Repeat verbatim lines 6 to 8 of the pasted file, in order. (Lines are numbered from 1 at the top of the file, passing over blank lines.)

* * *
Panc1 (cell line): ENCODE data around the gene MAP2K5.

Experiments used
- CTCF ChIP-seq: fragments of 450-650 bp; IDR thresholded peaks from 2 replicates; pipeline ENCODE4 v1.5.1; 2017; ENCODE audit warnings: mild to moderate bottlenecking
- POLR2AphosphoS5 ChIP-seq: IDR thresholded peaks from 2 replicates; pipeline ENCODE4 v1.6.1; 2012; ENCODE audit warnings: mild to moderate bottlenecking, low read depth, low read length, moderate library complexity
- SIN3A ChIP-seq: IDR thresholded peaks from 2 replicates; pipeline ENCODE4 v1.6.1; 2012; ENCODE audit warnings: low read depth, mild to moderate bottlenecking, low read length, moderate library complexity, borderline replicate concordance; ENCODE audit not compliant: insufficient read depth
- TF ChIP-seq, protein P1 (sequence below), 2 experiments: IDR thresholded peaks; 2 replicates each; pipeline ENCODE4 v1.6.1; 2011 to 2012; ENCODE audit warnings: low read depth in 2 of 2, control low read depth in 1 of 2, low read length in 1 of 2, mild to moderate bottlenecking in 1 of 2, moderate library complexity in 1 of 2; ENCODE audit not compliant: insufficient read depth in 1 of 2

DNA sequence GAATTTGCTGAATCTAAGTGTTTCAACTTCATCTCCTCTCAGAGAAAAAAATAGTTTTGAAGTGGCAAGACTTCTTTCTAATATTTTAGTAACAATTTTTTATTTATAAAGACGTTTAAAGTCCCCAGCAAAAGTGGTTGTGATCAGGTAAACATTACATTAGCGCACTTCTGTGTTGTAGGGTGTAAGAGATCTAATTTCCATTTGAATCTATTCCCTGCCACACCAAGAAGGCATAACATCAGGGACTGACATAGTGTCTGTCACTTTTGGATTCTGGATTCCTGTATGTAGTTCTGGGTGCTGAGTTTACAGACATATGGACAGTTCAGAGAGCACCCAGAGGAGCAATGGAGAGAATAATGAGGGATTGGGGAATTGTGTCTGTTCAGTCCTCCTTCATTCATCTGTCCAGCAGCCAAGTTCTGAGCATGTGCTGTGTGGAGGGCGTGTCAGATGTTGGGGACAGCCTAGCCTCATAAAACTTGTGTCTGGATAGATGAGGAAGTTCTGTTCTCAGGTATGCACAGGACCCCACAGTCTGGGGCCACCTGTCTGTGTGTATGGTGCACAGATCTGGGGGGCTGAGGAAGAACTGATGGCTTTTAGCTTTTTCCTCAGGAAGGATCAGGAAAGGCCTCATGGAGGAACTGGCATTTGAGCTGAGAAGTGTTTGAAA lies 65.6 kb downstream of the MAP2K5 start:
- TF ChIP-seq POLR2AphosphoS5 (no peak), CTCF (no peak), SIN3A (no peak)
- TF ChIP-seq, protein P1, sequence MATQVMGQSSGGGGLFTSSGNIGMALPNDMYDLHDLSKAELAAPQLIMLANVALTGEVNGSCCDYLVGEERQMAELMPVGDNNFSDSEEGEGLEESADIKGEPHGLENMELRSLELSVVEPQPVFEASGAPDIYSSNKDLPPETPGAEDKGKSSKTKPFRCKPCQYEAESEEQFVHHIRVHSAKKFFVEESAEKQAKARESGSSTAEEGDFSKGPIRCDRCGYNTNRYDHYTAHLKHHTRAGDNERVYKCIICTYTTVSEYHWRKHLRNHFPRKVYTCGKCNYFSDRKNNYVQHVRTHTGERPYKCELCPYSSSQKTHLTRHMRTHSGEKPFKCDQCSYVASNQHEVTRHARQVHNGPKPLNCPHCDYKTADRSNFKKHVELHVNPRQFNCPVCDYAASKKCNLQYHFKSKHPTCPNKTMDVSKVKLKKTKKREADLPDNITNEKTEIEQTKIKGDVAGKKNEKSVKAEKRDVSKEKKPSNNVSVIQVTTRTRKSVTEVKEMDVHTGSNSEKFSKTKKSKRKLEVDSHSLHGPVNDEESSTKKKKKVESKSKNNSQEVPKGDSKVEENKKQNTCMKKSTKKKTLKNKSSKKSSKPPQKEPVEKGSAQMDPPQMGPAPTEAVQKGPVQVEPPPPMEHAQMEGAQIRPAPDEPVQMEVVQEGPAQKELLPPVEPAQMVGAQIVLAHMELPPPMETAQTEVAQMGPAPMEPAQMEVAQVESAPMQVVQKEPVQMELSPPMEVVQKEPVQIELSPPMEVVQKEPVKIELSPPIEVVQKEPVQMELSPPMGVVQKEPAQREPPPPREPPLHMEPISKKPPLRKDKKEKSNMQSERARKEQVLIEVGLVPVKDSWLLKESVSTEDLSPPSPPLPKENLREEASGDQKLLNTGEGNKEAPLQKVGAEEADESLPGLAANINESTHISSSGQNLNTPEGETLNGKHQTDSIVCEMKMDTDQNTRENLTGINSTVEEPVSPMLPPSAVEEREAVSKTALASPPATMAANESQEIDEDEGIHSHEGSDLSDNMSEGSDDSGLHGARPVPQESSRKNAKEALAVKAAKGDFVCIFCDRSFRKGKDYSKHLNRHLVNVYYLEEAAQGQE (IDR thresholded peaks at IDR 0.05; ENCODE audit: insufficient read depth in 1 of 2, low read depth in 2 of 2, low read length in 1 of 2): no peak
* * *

- TF ChIP-seq, protein P1 (sequence below), 2 experiments: IDR thresholded peaks; 2 replicates each; pipeline ENCODE4 v1.6.1; 2011 to 2012; ENCODE audit warnings: low read depth in 2 of 2, control low read depth in 1 of 2, low read length in 1 of 2, mild to moderate bottlenecking in 1 of 2, moderate library complexity in 1 of 2; ENCODE audit not compliant: insufficient read depth in 1 of 2

DNA sequence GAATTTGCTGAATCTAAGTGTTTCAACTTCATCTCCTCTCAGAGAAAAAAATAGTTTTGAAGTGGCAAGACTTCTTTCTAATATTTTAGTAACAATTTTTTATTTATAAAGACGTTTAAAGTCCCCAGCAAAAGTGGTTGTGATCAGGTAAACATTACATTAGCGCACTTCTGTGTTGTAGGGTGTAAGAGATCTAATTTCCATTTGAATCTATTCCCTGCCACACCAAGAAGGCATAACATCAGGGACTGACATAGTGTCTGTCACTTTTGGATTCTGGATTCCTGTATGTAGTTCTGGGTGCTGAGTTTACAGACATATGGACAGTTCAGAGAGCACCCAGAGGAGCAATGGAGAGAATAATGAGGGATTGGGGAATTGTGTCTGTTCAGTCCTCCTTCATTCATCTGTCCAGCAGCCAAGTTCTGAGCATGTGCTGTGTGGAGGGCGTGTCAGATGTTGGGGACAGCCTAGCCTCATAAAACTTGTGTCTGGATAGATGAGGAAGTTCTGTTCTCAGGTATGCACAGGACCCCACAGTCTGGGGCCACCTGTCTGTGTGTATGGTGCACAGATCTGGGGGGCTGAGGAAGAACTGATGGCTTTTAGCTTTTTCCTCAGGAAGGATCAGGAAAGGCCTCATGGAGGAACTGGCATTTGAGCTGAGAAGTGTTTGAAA lies 65.6 kb downstream of the MAP2K5 start:
- TF ChIP-seq POLR2AphosphoS5 (no peak), CTCF (no peak), SIN3A (no peak)